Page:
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Comprehensive sexuality education linked to sexual and reproductive health services reduces early and unintended pregnancies among in-school adolescent girls in Zambia



Advancing the health of adolescents, particularly their sexual and reproductive health, including HIV prevention and care, is a development imperative. A critical part for improving their wellbeing and economic development is the social status accorded to adolescent girls and young women (AGYW). However, AGYW in many countries including Zambia, encounter health challenges that stem from gender inequalities, lack of empowerment, inaccurate knowledge on sexuality, and poor access to sexual and reproductive health (SRH) services and information. Addressing the knowledge gaps through comprehensive sexuality education (CSE) and improving access to SRH services and appropriate information, should reduce school attrition from early and unintended pregnancies (EUP) and enhance realization of their full potential.


The aim was to reduce EUP and improve SRH outcomes among AGYW in Zambia through provision of CSE linked to receptive SRH services. A 3-Arm randomized control study collected cross-sectional data at baseline, midline and Endline. Schools where CSE was being routinely provided were randomized into a non-intervention arm (arm1), an intervention arm in which information on available SRH services was provided in schools by health workers to complement CSE, (arm 2), and arm 3 in which pupils receiving CSE were also encouraged or supported to access pre-sensitized, receptive SRH services.


Following 3 years of intervention exposure (CSE-Health Facility linkages), findings showed a significant decline of in-school pregnancies amongst AGYW in both intervention arms, with arm two exhibiting a more significant decline, having recorded only 0.74% pregnancies at endline (p < 0.001), as well as arm 3, which recorded 1.34% pregnancies (p < 0.001). No significant decline was recorded in the CSE only control arm. Trends in decline of pregnancies started to show by midline, and persisted at endline (2020), and when difference in differences test was applied, the incident rate ratios (IRR) between the none and exposed arms were equally significant (p < 0.001).


Linking provision of CSE with accessible SRH services that are receptive to needs of adolescents and young people reduces EUP, which provides the opportunity for higher retention in school for adolescent girls.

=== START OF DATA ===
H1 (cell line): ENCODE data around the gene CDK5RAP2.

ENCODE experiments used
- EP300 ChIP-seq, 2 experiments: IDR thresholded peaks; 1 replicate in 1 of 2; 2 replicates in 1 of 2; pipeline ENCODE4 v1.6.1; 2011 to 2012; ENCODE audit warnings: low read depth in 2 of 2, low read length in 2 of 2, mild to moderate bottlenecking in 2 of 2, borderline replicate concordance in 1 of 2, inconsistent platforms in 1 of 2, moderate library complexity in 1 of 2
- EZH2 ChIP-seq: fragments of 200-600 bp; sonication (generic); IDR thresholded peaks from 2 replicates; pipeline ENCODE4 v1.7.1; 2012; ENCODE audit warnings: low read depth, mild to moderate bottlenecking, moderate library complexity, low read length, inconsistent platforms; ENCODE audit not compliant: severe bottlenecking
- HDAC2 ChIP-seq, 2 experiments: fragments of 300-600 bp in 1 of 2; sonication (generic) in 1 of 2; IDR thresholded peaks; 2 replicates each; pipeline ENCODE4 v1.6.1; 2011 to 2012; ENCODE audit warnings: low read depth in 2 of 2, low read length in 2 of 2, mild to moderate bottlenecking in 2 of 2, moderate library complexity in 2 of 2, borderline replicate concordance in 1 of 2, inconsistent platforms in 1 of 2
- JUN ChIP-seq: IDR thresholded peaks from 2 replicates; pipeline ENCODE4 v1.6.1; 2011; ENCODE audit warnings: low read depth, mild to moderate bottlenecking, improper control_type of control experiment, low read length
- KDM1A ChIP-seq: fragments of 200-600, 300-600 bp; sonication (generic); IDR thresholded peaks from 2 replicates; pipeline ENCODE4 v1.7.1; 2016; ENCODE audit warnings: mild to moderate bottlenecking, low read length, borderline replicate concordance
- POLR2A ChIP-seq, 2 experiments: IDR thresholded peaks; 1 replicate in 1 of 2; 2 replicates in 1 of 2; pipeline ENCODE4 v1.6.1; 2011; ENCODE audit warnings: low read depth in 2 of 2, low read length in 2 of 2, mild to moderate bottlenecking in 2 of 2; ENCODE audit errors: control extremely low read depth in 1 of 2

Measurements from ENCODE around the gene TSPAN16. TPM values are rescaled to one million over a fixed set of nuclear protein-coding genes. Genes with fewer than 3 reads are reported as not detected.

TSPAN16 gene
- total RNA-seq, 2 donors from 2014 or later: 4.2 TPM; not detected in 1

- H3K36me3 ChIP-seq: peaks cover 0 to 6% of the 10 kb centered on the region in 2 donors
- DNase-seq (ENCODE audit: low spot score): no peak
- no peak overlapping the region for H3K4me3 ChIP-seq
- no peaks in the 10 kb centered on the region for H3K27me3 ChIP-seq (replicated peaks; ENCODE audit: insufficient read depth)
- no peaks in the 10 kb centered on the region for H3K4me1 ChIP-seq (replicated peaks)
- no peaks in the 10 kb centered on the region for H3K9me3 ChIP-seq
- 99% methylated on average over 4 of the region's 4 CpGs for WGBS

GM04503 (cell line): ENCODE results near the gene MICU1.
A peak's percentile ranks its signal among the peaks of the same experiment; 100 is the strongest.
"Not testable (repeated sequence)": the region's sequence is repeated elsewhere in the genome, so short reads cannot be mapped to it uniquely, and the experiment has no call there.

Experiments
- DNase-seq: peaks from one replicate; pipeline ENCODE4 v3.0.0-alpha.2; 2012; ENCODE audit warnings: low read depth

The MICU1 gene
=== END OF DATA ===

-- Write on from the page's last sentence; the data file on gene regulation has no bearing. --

Plain English summary

Among Zambia’s key health and development challenges, are high rates of EUP, and disproportionately higher HIV rates among AGYW. Pregnancy among girls in school poses a challenge. CSE programmes are part of available armamentarium to improve knowledge on the risks. Poor SRH places a heavy strain on health systems and undermines sustainable development efforts. In response to these challenges, we initiated implementation research to develop and test a model linking CSE programs in schools with access to SRH services and information. Research was conducted in 23 schools and their local catchment health care facilities in two North Western province districts of Zambia. Following baseline data collection, schools were selected to ensure comparability of indicators such as reported pregnancy rates, CSE, and subsequently randomized into three study arms, with the first arm continuing standard instruction of CSE (control). The second arm was designed to bring information on available SRH services to schools, including raising awareness through health fares and clubs. In the third arm, health providers were trained to be more receptive to ASRH health needs, in addition to encouraging teachers to introduce students to health services. Pregnancies declined in all intervention arms at endline, with marked reductions in intervention Arm 2 which recorded 0.74% of in school pregnancies (p < O.001), followed by arm 3, with 1.34% (p < 0.001). The decline in intervention arms was more than 50% in intervention arms, as compared with control arm, and significantly lower, as a proportion of AGYW in arm 2, followed by arm 3.